[full article, abstract in English; abstract in Lithuanian]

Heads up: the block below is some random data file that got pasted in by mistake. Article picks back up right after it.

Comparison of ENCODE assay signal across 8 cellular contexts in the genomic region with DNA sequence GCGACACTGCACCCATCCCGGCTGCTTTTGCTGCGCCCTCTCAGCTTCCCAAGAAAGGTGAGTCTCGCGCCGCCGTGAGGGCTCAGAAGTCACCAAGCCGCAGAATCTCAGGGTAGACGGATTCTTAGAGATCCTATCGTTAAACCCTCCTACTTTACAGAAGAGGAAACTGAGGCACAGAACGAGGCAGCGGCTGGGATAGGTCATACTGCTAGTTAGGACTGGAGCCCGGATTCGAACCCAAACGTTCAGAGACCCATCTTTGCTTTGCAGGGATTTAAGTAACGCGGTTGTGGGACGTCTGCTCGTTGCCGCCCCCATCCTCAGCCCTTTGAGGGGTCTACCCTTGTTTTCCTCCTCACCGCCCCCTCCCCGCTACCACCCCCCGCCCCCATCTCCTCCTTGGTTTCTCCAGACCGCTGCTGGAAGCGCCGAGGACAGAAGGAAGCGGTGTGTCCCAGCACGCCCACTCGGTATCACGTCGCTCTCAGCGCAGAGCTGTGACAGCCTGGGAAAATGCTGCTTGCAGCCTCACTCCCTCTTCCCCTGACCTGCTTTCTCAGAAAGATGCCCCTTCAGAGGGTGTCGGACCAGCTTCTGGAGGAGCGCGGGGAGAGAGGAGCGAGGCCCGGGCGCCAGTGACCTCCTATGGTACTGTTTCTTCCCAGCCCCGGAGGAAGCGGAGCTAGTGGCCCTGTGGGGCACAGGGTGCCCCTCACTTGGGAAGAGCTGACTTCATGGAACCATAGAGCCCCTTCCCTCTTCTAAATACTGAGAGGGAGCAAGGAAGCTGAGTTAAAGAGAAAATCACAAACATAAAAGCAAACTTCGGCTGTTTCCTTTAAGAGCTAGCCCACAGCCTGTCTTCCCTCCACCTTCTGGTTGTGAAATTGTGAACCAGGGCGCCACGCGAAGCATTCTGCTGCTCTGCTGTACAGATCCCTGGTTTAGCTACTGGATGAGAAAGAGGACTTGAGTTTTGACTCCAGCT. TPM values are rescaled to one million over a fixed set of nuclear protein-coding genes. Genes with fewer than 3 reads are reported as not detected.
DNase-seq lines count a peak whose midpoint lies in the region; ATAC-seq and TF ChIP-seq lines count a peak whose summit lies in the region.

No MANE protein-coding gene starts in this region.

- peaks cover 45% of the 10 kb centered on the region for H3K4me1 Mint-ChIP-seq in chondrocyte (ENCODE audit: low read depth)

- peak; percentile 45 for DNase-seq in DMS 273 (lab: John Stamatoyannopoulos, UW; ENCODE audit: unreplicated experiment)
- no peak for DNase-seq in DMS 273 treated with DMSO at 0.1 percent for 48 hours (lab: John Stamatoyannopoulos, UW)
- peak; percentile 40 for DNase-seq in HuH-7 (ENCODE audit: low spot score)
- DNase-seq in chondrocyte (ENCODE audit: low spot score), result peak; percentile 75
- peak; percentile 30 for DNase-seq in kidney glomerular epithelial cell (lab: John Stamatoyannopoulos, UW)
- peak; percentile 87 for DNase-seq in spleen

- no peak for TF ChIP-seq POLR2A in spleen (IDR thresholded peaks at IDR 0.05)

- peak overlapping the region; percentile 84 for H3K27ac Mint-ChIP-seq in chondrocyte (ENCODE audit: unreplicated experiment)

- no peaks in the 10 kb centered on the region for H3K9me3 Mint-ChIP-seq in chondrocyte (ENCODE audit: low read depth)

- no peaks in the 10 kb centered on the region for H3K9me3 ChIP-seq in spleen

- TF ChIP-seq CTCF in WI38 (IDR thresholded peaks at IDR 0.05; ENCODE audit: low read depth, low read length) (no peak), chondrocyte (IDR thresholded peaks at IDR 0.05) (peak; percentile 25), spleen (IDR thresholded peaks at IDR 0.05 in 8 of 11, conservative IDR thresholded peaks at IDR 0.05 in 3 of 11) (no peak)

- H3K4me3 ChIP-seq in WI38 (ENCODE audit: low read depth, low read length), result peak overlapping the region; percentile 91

In this paper, I discuss, first of all, the positions of Perter Singer and Jacques Derrida regarding the difference between humans and animals. Singer’s animalism seems to me grounded in a naturalist substantialism (since it aims at dissolving the abovementioned difference in a common genus, animality), whereas Derrida’s approach ends in a phenomenological primitivism (since it aims at grasping the gaze of the animal through an epoché of the human cultural world). The result is, on the one hand, an essentialist reduction to the One, and, on the other, the nominalist multiplication of the Many. As an alternative to both these perspectives, I share a certain “transcendentalist” approach, in which human difference appears as a capacity to form a world in the Heideggerian meaning, which increases natural reality. The symbol of this new capacity is the upright position, a certain elevation above nature, the sign of which is consciousness. I call this new capacity “diagonal,” since, like the diagonal of the square, it is irreducible to its side – to nature (the plane of immanence) –, as much as the human world of “augmented reality” is indeed irreducible to every flat ontology, that is, to an onticology.
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